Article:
Curiouser and curiouser. Listening to the music of Unsuk Chin can feel like an adventure in Alice’s Wonderland. We start in familiar territory, with simple and attractive musical ideas, but these gradually weave into complex and unsettling textures. Soon we are down the rabbit hole, and nothing is quite what it seems. The music appears stable, until a subtle change in harmony casts it in an entirely new light. Perspectives change, motifs and melodies twist and distort. Simplicity gives way to beguiling complexity. Then everything stops, often with a thump from the percussion, and we are left contemplating the bizarre turn of events. Was it all a dream?
Unsuk Chin has been fascinated by Alice in Wonderland since childhood, and it has inspired much of her music, most notably her 2007 Alice opera. But her take on the story is distinctive. The opera is full of moments of intrigue and wonder, but these are set against stark representations of the tale’s brutal absurdity – a fantastical yet always lucid conception, typical of Chin. As a Korean based in Germany, she has an outsider’s perspective on European culture, and her music regularly highlights its ingrained paradoxes. She is a voice of reason, bringing order to the surreal. Above all, she brings clarity, however complex her music becomes, with every note remaining audible, every motivation clear.
Such clarity is rare in new music, and it sets Chin apart. It stems from her interest in musical depictions of colour and light. Her orchestral work Rocaná, for example, has a Sanskrit title that translates as ‘room of light’, and the instrumental textures follow ‘the behaviour of beams of light – their distortion, refraction, reflections and undulations’. This conception of sound grew out of Chin’s work with electronics; from 1988 she spent two years working in the electronic music studio of Berlin Technical University. She credits the experience with changing her approach to composition, moving away from notions of theme and development towards a more abstract ‘fantasy of sound colours’.
Clarity requires perfection, and Unsuk Chin is a perfectionist. Many of her early works have been withdrawn, and later ones subjected to extensive revision. Her Cello Concerto, for Alban Gerhardt, was acclaimed at its 2009 Proms premiere, but the composer was dissatisfied with the second movement. When the piece re-emerged in 2013, the harmonic structure of the movement had been completely revised – the textures and sounds little changed, but the movement’s trajectory radically transformed and refined.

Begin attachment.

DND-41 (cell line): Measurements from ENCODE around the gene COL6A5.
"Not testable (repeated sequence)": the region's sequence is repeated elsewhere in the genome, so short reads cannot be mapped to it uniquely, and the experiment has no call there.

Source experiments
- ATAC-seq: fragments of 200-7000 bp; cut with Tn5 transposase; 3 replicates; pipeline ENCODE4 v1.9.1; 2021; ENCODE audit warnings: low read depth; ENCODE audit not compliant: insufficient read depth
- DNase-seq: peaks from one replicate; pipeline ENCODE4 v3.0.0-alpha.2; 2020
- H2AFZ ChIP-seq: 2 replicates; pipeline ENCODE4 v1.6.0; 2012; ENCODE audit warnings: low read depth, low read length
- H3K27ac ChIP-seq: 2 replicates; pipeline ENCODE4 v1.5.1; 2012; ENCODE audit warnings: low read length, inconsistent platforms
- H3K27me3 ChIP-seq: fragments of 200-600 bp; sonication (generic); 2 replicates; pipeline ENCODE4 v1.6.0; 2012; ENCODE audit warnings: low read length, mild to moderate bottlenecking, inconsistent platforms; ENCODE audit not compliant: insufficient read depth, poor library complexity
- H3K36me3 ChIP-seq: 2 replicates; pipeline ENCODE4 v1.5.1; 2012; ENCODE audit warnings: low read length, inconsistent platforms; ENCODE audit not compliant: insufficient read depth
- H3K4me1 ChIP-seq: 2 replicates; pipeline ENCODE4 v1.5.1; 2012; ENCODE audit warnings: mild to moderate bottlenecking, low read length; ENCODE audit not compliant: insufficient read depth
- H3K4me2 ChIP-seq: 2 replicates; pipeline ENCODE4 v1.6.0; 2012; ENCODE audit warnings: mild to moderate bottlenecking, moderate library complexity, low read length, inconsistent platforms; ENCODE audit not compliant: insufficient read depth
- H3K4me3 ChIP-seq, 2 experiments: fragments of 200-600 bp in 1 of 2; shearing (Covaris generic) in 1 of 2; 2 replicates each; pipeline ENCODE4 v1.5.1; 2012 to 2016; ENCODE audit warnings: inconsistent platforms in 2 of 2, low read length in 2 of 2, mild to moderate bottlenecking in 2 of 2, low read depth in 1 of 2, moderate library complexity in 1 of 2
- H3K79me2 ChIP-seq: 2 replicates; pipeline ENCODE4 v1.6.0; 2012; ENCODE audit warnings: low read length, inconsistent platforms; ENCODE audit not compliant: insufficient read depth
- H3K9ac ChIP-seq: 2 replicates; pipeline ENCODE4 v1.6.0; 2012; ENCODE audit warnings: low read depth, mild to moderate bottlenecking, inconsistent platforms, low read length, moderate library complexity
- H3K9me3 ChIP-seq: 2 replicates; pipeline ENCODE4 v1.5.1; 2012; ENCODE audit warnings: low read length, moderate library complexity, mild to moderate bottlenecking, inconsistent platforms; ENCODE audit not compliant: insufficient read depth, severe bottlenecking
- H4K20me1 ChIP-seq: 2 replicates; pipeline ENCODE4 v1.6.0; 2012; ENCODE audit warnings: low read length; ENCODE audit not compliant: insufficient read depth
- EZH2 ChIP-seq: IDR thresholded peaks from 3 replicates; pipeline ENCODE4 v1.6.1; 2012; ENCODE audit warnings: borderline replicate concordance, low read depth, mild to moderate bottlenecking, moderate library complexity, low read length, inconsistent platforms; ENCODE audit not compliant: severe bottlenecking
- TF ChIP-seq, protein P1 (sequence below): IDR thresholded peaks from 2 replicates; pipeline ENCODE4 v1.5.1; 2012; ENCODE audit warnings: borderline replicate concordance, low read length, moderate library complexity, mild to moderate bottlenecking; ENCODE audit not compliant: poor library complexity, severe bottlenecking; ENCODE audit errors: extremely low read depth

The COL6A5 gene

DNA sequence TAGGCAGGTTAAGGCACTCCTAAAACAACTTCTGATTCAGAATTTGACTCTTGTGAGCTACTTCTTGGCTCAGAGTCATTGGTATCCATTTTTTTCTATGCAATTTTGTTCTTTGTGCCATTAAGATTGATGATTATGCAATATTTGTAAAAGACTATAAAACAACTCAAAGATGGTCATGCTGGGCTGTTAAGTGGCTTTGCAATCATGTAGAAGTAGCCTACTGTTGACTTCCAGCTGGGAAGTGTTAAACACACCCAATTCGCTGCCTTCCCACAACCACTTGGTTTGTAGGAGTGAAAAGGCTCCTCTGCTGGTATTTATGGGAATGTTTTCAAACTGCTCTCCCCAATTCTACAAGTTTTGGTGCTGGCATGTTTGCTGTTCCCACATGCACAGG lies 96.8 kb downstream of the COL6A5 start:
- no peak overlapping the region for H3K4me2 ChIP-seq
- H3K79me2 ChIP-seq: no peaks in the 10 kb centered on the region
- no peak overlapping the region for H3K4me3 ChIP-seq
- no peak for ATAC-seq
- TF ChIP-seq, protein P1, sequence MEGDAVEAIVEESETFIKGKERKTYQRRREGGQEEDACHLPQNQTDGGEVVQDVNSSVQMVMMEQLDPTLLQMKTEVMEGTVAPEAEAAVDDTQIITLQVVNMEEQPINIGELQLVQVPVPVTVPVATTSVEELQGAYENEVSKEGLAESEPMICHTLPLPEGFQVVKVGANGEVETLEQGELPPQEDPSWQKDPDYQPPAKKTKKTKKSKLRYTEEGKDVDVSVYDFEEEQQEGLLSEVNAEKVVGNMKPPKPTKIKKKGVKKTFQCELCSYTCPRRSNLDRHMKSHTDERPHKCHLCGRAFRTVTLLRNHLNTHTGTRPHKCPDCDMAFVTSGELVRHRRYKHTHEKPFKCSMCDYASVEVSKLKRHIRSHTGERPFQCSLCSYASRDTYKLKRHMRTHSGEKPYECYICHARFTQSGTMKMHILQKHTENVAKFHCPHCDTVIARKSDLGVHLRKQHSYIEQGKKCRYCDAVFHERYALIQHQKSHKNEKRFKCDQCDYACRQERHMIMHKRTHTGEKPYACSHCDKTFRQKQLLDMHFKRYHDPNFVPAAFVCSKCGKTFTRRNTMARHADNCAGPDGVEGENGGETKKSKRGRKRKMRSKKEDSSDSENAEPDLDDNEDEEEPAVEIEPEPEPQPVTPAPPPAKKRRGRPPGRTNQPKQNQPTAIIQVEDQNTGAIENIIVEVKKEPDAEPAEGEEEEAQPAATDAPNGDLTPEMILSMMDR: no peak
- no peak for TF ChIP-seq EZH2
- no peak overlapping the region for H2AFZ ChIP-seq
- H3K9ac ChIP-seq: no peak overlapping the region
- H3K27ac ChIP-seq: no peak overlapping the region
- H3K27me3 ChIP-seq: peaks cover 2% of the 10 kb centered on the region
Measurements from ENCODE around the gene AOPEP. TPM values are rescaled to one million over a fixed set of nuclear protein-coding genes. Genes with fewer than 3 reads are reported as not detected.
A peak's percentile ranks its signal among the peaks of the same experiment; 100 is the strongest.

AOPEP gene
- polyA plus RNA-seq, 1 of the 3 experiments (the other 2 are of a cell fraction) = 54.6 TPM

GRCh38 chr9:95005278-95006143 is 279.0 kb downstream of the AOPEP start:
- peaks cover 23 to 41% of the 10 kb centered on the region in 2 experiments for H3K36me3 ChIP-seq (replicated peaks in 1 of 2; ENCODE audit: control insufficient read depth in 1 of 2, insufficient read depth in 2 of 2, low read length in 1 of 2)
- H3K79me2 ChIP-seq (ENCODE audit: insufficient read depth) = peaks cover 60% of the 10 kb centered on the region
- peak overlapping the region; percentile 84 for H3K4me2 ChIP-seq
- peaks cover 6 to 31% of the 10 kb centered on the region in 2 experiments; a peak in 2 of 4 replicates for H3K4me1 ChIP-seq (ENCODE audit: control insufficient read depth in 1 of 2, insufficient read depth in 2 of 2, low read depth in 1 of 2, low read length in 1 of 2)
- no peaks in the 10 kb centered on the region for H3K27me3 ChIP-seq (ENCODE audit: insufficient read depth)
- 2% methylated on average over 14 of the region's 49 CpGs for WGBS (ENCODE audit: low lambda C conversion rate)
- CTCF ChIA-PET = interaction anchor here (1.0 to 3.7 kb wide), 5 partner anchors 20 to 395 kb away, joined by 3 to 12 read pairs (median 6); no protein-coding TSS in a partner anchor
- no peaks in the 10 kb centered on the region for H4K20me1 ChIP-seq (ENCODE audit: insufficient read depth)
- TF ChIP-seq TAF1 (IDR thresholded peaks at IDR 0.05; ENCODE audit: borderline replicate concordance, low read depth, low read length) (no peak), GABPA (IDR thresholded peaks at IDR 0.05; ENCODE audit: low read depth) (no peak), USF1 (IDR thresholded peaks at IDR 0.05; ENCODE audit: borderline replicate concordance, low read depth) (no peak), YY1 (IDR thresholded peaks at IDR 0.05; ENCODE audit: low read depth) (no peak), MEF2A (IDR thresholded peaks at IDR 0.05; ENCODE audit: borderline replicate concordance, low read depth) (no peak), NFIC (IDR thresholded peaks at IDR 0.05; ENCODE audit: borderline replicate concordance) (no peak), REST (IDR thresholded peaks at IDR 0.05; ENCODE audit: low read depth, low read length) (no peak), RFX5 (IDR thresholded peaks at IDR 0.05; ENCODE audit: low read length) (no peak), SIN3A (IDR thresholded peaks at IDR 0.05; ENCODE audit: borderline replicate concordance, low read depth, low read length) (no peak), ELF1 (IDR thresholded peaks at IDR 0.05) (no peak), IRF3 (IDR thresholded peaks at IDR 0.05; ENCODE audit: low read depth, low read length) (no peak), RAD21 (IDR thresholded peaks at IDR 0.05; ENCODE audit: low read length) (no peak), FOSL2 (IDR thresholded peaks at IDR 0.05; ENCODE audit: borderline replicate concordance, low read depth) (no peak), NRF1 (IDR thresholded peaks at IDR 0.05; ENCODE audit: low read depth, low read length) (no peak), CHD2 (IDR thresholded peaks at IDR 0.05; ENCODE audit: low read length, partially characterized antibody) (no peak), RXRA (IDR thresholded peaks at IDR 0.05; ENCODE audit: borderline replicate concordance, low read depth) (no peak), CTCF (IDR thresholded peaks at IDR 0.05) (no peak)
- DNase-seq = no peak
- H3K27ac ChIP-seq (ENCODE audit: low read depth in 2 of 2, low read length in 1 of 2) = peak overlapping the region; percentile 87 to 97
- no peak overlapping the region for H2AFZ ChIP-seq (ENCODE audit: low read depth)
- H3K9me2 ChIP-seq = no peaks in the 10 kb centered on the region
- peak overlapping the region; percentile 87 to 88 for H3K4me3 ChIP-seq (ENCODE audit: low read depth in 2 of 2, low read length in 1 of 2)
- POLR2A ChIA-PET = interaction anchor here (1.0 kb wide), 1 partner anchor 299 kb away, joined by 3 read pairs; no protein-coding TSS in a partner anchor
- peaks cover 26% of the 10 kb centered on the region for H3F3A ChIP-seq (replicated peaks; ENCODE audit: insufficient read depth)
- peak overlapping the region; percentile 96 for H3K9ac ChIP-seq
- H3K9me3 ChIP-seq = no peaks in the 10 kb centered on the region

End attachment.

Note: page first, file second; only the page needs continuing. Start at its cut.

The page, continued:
The concerto genre has proved an ideal format for Chin’s work. As well as those for sheng (the traditional Chinese mouth organ) and cello, she has also written concertos for piano, violin and clarinet, and a double concerto for piano and percussion. She rarely sets the soloist against the ensemble, preferring instead to explore the textures and sounds they can create together. Not that the results ever lack drama or tension – there is as much tumult in Chin’s music as there is tranquillity, and soloists are regularly pushed to their limits. ‘I like to see soloists go beyond their possibilities to create an extreme situation,’ she explains.
In this partnership of soloist and orchestra, the soloist becomes the music’s voice, the point of focus to lead the ear through the complexity. Chin is not afraid to write a tune, which we often hear in the solo line singing across the orchestral textures. In the Cello Concerto, the soloist often moves around the fingerboard in graceful portamento glides, an effect so lyrical it naturally evokes the human voice.
Singing is never far from the surface of Chin’s music. As she says, ‘I’m Korean – Koreans enjoy singing.’ She has a particular fondness for the soprano voice, for which she has been writing throughout her career. Acrostic-Wordplay, her first soprano song-cycle, established Chin as a leading player in European contemporary music. The work was performed, still incomplete, by the Nieuw Ensemble in Amsterdam in 1991. The composer George Benjamin was in the audience, and was so impressed that he immediately began planning a London performance. That took place in 1993 at the QEH – the premiere of the completed work. Another success, this time at a higher profile – and so began Chin’s international career.